FIRE announces its Speech Code of the Month for December 2016: the University of Rhode Island.
The University of Rhode Island (URI) prohibits “bias-based incidents.” According to the policy:
A bias-based incident is one which has a negative effect on an individual or group and which is based on or motivated by bias against race, sex, religion, age, color, creed, national origin, disability, sexual orientation, gender identity or expression, or disabled and/or Vietnam era veteran status.
Incidents of bias-based behavior “will be considered University Student Conduct System violations.”
This provision includes a swath of protected speech so wide you could drive a truck through it. Anything that insults or offends another person has, by definition, a “negative effect” on that person, and yet the First Amendment protects most such speech. As the U.S. Supreme Court held in Texas v. Johnson (1989), “If there is a bedrock principle underlying the First Amendment, it is that the government may not prohibit the expression of an idea simply because society finds the idea itself offensive or disagreeable.” Yet by the plain language of URI’s policy, the expression of an idea can be punished at URI simply because it has a negative effect—however minor and/or unreasonable—on another person.
Some schools publish logs of the types of bias incidents reported by their students. Unlike URI, not all of these schools make bias incidents a punishable offense—but the nature of the incidents reported make clear the direct threat that URI’s policy poses to speech about political and social issues.
At Clark University, for example, “A student reported concerns about a social media posting by another student that attempted to satirize the political atmosphere in the United States. This post triggered the reporting student to feel targeted.” Another Clark student “reported a negative interaction with a staff member regarding cultural and racial assumptions, which triggered the student to feel stereotyped and further marginalized.”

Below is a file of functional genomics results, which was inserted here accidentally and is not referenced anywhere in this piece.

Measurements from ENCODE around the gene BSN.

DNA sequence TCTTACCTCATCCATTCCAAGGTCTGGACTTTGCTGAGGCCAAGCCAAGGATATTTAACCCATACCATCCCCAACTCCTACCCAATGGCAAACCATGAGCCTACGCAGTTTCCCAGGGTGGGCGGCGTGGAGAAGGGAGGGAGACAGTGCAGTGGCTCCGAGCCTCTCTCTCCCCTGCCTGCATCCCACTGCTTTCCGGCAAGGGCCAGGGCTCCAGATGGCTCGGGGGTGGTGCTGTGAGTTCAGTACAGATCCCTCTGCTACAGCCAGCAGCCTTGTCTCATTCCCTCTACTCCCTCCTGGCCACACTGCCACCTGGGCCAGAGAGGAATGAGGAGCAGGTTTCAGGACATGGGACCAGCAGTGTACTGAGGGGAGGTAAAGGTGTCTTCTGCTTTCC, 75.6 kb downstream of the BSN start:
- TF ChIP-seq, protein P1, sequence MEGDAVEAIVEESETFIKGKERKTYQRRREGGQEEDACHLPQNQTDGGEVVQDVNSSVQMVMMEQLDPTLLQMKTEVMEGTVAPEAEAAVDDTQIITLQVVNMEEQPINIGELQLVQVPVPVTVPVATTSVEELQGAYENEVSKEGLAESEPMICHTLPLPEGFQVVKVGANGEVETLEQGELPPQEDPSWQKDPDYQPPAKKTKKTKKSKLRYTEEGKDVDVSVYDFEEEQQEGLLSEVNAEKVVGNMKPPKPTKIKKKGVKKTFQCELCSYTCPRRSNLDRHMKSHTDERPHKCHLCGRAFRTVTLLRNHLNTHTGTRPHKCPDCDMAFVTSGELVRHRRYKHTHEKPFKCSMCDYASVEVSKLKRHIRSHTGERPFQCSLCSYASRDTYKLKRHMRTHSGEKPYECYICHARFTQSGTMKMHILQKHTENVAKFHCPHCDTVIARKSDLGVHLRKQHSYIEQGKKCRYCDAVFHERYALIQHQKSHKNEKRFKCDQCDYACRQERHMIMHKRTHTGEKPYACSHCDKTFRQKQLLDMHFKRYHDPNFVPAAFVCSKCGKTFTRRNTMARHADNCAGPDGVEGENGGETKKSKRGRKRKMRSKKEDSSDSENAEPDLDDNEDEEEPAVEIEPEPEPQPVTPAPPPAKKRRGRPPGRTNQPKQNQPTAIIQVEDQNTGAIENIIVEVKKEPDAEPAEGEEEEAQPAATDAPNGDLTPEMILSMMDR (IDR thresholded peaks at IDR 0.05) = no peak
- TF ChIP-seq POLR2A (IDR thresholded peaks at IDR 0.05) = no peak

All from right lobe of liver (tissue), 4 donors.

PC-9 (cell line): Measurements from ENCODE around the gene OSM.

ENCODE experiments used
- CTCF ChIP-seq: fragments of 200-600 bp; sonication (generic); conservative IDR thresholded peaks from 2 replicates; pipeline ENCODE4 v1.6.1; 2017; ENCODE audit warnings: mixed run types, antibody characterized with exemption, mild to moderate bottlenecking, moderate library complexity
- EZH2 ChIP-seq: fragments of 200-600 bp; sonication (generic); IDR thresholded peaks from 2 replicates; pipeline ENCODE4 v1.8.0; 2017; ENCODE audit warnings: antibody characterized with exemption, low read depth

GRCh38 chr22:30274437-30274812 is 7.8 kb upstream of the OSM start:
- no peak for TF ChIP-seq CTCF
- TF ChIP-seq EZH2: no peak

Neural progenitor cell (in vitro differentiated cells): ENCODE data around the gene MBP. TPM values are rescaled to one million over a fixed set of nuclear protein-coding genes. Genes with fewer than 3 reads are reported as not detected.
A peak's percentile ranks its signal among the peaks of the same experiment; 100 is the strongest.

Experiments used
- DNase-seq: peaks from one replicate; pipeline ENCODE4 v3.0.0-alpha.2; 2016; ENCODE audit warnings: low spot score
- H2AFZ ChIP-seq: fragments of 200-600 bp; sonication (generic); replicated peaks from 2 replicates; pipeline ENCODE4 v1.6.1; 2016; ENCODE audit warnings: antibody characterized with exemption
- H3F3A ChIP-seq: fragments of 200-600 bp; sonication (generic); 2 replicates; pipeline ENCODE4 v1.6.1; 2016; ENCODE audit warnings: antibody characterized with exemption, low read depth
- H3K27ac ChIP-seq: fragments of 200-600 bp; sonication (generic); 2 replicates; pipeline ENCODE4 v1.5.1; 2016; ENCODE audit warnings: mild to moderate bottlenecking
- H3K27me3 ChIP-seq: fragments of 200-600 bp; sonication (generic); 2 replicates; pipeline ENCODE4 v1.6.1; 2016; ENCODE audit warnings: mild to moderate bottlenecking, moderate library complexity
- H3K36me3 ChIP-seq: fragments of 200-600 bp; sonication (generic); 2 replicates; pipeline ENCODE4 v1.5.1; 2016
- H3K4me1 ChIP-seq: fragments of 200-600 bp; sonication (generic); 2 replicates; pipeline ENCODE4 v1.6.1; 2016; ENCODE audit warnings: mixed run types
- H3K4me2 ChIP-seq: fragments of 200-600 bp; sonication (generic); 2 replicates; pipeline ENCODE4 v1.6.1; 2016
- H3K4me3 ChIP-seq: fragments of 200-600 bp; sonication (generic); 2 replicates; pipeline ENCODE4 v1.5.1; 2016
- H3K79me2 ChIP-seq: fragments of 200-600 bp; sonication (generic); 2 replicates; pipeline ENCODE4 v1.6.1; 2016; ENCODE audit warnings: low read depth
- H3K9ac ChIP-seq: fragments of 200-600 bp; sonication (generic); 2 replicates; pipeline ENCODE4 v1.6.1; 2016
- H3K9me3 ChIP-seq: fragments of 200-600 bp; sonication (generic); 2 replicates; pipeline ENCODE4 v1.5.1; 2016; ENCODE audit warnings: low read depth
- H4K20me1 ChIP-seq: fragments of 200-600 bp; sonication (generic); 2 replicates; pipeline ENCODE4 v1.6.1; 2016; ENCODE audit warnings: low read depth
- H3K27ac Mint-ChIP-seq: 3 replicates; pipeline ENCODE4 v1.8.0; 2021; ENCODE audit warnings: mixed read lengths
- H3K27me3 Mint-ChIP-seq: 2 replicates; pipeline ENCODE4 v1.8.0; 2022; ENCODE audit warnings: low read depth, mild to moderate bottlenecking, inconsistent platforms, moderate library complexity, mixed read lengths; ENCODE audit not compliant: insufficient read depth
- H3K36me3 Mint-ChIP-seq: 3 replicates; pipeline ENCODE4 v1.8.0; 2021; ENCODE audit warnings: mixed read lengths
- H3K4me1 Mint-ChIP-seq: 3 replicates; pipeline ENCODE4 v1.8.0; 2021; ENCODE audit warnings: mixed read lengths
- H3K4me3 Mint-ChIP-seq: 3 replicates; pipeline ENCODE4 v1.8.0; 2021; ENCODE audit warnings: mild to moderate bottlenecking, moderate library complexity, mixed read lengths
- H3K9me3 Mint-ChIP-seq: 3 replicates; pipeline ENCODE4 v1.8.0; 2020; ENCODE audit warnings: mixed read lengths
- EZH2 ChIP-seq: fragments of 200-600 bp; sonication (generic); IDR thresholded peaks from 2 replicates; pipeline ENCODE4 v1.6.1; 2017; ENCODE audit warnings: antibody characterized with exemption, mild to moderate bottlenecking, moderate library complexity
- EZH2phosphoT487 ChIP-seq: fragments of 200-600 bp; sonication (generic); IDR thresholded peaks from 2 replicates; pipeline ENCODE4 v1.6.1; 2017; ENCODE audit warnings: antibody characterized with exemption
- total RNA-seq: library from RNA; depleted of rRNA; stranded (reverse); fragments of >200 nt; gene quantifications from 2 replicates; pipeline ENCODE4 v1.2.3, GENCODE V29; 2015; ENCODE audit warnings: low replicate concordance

At the University of Northern Colorado (UNC), two professors were investigated by the university’s bias response team simply for discussing controversial social and political issues in class. In response to the ensuing controversy, UNC’s president announced plans to shutter the university’s bias response team.
At Washington University in St. Louis, one recent bias incident report “was submitted by a student about a professor in the College of Arts & Sciences regarding a perceived discriminatory comment and microaggression on the basis of nationality.” Another report “was submitted by an undergraduate student in an unidentified school about another student regarding a perceived inappropriate comment and microaggression on the basis of religion.”
As these examples illustrate, bias incident reporting systems are frequently used to file complaints about speech on political and social issues. At URI, this means students can be investigated and possibly even punished for speech that is at the core of what the First Amendment protects. As a public university, however, URI is legally bound to uphold its students’ First Amendment rights. The university knows this; in the very same Student Handbook that bans bias-based incidents, a section on “Students’ Rights” provides that “[s]tudents have the right to freedom of expression, freedom of association, freedom of inquiry and peaceful assembly.”
URI’s broad ban on “bias-based incidents” is inconsistent with students’ right to free speech and must be revised immediately. For this reason, it is our December 2016 Speech Code of the Month.
If you believe that your college’s or university’s policy should be a Speech Code of the Month, please email firstname.lastname@example.org with a link to the policy and a brief description of why you think attention should be drawn to this code. If you are a current college student or faculty member interested in free speech, consider joining the FIRE Student Network, a coalition of college faculty members and students dedicated to advancing individual liberties on their campuses.